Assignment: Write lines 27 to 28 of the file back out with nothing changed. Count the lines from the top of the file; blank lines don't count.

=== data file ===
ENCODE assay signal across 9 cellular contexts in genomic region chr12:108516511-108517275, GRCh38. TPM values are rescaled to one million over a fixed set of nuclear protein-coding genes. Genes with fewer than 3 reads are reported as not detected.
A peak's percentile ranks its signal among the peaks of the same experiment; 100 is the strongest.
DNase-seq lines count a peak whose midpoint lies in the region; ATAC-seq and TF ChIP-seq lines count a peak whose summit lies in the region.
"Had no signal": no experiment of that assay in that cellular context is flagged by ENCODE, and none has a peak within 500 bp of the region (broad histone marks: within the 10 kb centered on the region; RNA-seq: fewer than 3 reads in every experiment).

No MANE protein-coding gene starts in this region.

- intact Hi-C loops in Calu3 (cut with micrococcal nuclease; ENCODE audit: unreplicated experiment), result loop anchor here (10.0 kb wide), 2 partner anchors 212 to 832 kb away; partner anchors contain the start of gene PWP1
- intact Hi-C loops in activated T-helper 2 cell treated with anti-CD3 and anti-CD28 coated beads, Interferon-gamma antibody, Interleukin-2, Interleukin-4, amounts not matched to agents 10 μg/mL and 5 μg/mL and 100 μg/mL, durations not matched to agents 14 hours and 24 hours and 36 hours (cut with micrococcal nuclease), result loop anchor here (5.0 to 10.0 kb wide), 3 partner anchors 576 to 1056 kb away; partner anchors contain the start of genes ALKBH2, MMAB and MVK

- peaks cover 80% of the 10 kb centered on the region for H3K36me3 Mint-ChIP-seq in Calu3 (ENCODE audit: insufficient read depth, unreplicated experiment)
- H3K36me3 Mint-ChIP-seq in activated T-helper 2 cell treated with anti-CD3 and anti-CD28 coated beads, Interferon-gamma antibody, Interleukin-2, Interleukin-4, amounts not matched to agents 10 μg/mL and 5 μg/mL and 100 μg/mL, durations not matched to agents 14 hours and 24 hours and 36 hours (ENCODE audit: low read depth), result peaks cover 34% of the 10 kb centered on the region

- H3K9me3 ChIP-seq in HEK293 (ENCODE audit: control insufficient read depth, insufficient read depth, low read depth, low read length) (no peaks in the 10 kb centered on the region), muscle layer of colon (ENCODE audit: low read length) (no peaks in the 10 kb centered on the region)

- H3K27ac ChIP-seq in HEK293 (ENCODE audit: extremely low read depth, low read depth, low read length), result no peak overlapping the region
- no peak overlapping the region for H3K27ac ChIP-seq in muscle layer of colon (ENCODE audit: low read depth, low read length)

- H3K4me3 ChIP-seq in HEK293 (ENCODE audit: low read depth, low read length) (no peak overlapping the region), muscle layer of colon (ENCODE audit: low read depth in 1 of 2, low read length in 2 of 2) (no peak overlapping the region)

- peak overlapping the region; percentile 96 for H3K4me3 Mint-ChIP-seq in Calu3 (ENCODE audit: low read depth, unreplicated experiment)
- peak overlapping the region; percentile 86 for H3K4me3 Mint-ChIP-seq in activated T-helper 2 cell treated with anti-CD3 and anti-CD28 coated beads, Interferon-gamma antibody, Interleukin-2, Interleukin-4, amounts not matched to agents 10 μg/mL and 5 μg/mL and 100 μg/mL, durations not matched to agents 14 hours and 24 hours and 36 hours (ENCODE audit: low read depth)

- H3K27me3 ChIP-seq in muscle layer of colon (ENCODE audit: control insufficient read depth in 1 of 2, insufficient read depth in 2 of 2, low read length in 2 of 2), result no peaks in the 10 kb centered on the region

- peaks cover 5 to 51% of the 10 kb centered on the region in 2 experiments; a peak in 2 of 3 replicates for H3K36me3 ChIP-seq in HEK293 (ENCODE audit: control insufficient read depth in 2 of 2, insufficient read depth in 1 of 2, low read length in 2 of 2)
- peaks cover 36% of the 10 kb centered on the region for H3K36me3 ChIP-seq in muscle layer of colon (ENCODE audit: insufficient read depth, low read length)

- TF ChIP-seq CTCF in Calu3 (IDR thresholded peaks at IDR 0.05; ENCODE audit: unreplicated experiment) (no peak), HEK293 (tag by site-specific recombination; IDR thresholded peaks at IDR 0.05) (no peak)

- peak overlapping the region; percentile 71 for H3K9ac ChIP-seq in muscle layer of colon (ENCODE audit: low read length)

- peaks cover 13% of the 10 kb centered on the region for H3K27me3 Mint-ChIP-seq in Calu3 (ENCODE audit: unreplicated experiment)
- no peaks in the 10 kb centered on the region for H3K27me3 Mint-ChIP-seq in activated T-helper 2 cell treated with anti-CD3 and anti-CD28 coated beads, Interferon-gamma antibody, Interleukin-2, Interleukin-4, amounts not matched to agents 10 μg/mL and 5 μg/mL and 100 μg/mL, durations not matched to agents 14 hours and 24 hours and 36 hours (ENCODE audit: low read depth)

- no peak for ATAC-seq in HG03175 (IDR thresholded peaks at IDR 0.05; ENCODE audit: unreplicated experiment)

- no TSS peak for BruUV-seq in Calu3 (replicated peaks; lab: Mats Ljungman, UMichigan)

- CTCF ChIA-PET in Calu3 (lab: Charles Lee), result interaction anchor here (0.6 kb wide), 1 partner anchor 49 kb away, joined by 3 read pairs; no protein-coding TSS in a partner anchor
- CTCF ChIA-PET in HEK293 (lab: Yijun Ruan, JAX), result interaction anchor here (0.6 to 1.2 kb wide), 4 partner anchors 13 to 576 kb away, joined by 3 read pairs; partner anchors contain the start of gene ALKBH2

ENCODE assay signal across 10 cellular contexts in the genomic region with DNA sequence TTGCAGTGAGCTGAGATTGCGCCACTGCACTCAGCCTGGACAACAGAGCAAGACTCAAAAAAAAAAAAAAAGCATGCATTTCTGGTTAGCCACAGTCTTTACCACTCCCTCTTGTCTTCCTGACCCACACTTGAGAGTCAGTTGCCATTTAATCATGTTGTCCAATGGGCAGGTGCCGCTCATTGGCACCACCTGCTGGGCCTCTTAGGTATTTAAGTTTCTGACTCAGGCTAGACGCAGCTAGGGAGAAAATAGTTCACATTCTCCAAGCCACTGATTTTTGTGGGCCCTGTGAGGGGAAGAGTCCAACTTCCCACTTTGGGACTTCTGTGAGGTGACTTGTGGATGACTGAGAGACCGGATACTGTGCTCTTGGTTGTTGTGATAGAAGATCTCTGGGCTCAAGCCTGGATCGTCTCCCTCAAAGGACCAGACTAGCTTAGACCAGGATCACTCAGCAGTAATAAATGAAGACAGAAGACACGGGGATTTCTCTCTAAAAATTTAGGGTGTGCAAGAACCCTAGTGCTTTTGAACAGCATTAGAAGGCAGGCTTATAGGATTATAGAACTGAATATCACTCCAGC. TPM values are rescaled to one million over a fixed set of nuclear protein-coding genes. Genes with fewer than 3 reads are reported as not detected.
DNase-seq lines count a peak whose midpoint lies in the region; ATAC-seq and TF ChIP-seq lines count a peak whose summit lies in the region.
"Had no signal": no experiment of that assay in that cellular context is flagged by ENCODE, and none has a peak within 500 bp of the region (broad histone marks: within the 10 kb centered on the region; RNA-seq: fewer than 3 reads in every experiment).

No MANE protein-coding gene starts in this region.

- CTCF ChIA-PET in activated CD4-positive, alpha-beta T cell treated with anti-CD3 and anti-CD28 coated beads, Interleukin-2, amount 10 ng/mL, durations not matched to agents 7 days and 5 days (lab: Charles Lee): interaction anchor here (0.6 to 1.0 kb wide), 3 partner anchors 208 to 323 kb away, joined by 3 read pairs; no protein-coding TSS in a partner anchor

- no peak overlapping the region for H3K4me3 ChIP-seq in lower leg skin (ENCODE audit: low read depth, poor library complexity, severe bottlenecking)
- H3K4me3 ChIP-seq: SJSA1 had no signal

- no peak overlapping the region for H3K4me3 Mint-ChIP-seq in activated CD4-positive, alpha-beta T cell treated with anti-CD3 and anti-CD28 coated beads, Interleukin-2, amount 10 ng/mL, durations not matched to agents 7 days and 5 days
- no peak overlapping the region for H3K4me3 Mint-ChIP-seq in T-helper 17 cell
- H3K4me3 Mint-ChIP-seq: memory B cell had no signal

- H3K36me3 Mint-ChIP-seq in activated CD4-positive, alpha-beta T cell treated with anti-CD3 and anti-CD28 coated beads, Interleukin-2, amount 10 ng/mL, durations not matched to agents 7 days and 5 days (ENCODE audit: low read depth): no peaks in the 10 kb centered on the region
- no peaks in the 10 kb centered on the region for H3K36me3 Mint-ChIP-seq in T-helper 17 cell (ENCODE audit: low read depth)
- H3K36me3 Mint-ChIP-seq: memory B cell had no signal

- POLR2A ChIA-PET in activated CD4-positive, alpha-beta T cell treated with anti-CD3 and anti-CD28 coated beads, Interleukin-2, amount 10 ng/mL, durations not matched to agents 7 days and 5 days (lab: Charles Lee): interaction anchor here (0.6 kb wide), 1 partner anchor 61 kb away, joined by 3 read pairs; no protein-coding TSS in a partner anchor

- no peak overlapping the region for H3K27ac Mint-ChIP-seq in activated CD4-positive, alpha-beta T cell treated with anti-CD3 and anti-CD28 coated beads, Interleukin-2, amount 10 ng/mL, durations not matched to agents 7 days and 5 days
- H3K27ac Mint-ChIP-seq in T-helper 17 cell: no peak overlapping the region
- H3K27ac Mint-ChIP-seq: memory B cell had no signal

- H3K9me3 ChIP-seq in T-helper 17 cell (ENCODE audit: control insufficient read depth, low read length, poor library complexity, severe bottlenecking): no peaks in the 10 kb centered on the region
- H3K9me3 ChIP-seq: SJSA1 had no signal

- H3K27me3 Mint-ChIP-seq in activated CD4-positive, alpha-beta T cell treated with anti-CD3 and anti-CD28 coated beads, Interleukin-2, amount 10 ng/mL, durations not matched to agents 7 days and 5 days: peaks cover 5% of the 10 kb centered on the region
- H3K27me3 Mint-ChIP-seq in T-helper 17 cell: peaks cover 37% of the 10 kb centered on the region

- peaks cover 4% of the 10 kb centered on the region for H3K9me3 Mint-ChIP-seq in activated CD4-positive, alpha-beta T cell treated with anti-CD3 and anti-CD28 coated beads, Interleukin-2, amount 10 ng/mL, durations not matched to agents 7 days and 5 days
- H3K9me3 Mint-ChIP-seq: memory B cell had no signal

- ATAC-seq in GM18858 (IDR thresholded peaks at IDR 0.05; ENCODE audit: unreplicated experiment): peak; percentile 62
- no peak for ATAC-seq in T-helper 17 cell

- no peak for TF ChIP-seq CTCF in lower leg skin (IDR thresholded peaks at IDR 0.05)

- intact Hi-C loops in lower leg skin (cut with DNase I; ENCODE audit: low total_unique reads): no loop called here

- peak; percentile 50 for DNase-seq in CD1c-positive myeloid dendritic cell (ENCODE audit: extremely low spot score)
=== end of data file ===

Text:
ENCODE assay signal across 10 cellular contexts in the genomic region with DNA sequence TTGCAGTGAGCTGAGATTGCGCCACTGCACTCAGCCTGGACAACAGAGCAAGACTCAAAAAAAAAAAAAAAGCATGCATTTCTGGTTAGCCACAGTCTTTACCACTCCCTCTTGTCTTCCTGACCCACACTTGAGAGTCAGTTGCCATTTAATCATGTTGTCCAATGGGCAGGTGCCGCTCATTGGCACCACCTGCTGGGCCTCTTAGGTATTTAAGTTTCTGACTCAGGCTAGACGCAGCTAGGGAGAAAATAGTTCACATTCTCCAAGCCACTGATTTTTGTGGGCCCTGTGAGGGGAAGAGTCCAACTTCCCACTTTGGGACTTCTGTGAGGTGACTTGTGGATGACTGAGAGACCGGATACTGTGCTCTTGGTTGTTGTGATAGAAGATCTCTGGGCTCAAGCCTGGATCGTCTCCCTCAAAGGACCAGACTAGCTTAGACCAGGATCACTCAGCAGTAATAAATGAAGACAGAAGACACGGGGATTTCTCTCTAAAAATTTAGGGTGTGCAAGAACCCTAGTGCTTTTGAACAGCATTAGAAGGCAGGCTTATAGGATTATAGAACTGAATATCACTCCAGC. TPM values are rescaled to one million over a fixed set of nuclear protein-coding genes. Genes with fewer than 3 reads are reported as not detected.
DNase-seq lines count a peak whose midpoint lies in the region; ATAC-seq and TF ChIP-seq lines count a peak whose summit lies in the region.